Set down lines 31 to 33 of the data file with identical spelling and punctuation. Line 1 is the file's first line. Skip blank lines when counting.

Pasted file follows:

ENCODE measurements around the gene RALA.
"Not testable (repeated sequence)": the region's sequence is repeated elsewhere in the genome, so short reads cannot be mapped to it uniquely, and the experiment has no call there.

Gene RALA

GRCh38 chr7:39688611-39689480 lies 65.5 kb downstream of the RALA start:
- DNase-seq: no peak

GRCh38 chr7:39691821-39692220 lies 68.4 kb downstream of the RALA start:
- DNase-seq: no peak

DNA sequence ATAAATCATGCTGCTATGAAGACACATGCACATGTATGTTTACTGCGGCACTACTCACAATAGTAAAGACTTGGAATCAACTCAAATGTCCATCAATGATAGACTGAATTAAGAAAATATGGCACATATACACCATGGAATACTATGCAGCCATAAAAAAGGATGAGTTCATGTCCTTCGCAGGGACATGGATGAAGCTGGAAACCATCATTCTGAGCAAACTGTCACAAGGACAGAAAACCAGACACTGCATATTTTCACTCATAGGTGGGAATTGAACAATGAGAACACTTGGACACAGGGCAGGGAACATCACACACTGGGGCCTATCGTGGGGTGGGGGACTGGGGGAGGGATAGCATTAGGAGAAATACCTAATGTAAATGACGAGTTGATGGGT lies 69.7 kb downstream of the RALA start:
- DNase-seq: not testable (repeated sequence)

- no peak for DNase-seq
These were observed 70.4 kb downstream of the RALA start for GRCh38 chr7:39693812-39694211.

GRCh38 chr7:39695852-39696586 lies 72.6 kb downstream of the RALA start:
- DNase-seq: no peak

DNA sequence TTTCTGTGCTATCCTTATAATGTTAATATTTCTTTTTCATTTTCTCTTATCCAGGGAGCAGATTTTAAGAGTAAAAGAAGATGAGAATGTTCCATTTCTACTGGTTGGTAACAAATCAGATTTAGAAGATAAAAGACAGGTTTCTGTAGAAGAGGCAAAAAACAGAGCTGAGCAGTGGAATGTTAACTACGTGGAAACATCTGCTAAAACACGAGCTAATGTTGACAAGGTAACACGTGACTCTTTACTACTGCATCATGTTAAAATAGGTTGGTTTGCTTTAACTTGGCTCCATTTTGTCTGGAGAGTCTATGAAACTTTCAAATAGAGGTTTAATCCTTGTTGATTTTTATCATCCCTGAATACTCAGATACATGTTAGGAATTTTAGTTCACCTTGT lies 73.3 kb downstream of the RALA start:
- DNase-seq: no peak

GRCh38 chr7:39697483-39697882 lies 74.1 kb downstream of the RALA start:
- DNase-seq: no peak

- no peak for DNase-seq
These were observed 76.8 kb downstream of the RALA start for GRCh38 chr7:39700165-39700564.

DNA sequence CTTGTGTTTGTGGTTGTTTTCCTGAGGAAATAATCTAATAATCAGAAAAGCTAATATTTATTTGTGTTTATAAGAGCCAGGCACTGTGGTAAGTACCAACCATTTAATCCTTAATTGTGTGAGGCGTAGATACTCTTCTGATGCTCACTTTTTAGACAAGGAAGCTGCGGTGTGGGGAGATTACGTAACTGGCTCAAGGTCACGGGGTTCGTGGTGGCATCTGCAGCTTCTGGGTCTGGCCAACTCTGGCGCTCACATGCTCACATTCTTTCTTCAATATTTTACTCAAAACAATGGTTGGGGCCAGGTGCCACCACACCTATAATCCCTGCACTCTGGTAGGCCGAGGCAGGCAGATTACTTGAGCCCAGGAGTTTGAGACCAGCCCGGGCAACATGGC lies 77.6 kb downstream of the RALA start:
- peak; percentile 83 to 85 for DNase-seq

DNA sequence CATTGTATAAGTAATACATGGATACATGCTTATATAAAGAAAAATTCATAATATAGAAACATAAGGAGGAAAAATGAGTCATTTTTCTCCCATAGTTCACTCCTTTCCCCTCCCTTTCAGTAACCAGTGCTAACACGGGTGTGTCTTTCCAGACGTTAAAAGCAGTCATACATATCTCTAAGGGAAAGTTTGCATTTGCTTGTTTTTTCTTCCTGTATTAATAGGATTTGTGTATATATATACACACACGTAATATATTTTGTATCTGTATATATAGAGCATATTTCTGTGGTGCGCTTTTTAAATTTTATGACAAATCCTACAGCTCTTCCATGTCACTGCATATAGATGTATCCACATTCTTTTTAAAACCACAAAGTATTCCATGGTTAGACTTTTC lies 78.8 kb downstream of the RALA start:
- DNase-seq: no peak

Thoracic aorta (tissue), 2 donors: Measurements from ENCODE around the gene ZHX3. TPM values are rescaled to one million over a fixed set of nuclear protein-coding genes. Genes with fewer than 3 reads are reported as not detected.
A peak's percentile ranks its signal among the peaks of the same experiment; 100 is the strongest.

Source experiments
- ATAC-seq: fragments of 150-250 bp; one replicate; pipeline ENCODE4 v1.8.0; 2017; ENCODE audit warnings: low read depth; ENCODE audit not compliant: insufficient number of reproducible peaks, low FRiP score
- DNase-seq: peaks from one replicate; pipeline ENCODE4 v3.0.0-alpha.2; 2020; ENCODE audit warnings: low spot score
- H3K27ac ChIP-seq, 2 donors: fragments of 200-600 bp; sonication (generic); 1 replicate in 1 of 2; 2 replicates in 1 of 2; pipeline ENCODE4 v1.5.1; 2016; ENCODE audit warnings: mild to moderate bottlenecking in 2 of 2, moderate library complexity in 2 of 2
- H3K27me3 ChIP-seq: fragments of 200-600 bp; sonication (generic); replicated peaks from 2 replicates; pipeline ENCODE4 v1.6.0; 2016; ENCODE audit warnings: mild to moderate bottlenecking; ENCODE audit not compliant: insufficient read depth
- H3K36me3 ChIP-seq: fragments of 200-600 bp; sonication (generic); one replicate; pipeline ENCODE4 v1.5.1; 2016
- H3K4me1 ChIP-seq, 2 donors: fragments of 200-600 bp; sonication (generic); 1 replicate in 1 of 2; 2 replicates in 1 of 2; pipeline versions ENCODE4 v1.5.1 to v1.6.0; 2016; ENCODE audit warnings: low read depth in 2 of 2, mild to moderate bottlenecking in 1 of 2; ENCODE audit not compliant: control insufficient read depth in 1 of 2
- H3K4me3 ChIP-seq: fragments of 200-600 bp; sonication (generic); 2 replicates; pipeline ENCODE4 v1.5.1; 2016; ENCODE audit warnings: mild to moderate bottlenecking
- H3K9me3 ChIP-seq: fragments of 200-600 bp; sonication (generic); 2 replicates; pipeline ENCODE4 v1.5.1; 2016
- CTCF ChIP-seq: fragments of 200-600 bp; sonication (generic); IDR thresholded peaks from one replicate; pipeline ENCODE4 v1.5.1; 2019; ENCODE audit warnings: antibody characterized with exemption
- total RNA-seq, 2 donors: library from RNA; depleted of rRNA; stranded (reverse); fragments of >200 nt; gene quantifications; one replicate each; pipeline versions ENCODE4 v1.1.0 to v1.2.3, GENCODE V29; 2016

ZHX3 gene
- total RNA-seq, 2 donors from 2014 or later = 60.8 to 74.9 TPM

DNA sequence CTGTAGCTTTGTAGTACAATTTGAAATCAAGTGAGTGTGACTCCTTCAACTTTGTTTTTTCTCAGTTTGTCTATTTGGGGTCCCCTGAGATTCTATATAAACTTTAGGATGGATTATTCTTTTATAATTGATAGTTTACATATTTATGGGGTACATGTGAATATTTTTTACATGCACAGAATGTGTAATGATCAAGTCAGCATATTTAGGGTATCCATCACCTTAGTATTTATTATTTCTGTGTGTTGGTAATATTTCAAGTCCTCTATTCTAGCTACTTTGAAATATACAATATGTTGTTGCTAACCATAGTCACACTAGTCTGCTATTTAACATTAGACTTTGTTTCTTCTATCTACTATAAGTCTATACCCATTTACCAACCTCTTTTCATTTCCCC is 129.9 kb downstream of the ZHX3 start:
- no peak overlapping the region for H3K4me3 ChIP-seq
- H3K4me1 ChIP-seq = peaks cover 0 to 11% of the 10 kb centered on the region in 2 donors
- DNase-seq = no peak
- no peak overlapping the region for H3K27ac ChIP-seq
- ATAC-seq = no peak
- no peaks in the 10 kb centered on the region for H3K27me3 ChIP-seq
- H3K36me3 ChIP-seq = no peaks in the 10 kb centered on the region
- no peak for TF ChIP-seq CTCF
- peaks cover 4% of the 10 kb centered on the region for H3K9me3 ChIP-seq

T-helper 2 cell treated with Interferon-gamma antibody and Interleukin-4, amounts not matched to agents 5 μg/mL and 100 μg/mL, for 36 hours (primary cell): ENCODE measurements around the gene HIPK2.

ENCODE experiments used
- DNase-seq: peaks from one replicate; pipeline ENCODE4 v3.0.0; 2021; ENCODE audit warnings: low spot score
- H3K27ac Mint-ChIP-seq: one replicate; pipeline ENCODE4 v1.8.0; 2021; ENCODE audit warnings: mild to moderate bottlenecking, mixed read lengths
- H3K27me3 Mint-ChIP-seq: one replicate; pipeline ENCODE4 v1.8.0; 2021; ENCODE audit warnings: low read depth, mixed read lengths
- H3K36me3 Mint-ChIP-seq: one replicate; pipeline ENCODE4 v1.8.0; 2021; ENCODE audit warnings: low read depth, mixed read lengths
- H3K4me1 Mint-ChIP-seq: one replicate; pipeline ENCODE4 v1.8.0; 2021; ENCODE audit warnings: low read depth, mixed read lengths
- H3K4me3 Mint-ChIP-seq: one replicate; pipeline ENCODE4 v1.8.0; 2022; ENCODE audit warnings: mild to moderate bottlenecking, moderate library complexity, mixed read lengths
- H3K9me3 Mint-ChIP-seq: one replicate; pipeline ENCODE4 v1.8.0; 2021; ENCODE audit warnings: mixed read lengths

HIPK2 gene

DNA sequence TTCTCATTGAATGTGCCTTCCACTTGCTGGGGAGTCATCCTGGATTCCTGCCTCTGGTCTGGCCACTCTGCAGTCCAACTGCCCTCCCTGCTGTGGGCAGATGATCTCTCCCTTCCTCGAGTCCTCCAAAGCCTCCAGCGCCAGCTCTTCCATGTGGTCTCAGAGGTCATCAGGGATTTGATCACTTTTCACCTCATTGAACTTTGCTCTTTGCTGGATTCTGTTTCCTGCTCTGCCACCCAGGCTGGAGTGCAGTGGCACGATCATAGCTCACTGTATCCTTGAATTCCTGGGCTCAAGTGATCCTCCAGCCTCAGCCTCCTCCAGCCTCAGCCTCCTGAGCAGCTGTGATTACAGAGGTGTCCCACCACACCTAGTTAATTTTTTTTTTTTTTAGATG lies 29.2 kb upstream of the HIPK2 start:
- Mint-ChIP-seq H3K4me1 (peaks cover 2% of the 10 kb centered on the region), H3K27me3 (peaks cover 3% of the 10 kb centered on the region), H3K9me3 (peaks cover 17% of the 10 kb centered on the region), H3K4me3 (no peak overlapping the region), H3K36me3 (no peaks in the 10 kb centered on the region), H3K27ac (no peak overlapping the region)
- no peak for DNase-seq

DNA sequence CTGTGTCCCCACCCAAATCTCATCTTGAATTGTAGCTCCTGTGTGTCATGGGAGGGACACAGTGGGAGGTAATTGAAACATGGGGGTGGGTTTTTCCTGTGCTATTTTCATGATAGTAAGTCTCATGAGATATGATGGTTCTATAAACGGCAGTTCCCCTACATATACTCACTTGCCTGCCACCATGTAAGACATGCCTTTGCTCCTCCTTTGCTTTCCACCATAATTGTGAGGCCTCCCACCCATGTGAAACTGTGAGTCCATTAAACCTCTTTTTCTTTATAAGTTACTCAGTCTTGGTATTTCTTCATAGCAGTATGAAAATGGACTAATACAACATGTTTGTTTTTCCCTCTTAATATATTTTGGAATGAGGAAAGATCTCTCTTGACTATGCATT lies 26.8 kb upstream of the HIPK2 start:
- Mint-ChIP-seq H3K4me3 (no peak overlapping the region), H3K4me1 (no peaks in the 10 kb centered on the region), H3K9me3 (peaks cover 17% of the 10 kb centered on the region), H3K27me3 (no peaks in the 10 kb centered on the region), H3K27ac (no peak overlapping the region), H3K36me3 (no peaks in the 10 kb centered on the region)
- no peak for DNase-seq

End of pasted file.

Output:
- H3K36me3 ChIP-seq: fragments of 200-600 bp; sonication (generic); one replicate; pipeline ENCODE4 v1.5.1; 2016
- H3K4me1 ChIP-seq, 2 donors: fragments of 200-600 bp; sonication (generic); 1 replicate in 1 of 2; 2 replicates in 1 of 2; pipeline versions ENCODE4 v1.5.1 to v1.6.0; 2016; ENCODE audit warnings: low read depth in 2 of 2, mild to moderate bottlenecking in 1 of 2; ENCODE audit not compliant: control insufficient read depth in 1 of 2
- H3K4me3 ChIP-seq: fragments of 200-600 bp; sonication (generic); 2 replicates; pipeline ENCODE4 v1.5.1; 2016; ENCODE audit warnings: mild to moderate bottlenecking